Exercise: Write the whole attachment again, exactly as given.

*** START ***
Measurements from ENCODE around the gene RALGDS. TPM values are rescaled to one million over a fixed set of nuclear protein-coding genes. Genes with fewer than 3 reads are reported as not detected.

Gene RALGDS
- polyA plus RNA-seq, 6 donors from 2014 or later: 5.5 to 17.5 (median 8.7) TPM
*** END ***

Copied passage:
Measurements from ENCODE around the gene RALGDS. TPM values are rescaled to one million over a fixed set of nuclear protein-coding genes. Genes with fewer than 3 reads are reported as not detected.

Gene RALGDS
- polyA plus RNA-seq, 6 donors from 2014 or later: 5.5 to 17.5 (median 8.7) TPM